Effects of Recombinant Human Erythropoietin on Revascularization of Full Thickness Skin Grafts in Rat
Iranian Red Crescent Medical Journal: May 5, 2014, 16 (5); e8867
May 5, 2014
Article Type: Research Article
November 3, 2012
July 24, 2013
M J, Emami
A H, Ghiasi
S, Seyed Jafari
S M, Mohammadi
A A. Effects of Recombinant Human Erythropoietin on Revascularization of Full Thickness Skin Grafts in Rat,
Iran Red Crescent Med J.
Autologous skin graft is frequently used in the field of plastic, and reconstructive surgery. The engraftment is dependent upon revascularization and angiogenesis, which can be regulated by different factors. In addition to its hematopoietic effects, erythropoietin is shown to positively affect the wound healing process.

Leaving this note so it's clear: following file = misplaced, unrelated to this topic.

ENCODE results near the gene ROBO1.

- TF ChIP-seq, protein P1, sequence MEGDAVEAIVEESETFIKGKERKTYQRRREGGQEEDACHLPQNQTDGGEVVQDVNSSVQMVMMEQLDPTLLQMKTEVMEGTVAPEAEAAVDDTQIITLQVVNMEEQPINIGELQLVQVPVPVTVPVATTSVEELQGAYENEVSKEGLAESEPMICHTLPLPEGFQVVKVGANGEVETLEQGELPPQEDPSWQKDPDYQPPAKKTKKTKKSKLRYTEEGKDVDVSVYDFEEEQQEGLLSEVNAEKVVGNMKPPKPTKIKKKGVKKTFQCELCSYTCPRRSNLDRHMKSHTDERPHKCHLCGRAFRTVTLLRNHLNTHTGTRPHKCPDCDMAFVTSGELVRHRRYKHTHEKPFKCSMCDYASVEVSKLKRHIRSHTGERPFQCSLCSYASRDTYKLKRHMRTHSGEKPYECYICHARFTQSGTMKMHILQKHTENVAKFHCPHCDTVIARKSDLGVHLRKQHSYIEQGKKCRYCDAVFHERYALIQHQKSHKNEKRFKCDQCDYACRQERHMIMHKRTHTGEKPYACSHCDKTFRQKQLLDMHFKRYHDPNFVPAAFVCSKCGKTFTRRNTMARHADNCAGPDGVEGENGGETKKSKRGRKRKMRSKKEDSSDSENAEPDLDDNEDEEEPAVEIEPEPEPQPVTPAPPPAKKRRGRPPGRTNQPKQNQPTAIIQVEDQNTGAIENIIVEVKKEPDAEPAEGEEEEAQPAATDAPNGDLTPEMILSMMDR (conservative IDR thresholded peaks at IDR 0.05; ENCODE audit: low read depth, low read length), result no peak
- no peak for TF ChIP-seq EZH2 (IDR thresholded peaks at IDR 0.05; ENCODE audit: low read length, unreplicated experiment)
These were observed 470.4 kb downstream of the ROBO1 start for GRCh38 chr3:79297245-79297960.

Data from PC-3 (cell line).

We studied effects of human erythropoietin on revascularization of full thickness skin grafts in rat.
Materials and Methods:
Forty adult Albino male rats were selected for this study. Full thickness skin graft was performed for them, and the effects of systemic, and localized administration of erythropoietin on vascularization of the graft area were evaluated in four groups as following: inverse group underwent full thickness skin graft; in normal saline group normal saline was injected under the fascia of grafted area for seven days; systemic EPO group received systemic erythropoietin for seven days after the surgery; and in graft EPO group, erythropoietin was injected under the fascia of grafted area after full thickness skin grafting for seven days.